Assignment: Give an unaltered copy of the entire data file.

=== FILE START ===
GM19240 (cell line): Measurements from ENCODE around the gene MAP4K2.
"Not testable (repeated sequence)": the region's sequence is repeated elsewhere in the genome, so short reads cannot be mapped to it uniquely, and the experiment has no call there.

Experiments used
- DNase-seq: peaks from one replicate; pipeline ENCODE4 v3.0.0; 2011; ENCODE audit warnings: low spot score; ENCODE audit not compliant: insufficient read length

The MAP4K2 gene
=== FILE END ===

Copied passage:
GM19240 (cell line): Measurements from ENCODE around the gene MAP4K2.
"Not testable (repeated sequence)": the region's sequence is repeated elsewhere in the genome, so short reads cannot be mapped to it uniquely, and the experiment has no call there.

Experiments used
- DNase-seq: peaks from one replicate; pipeline ENCODE4 v3.0.0; 2011; ENCODE audit warnings: low spot score; ENCODE audit not compliant: insufficient read length

The MAP4K2 gene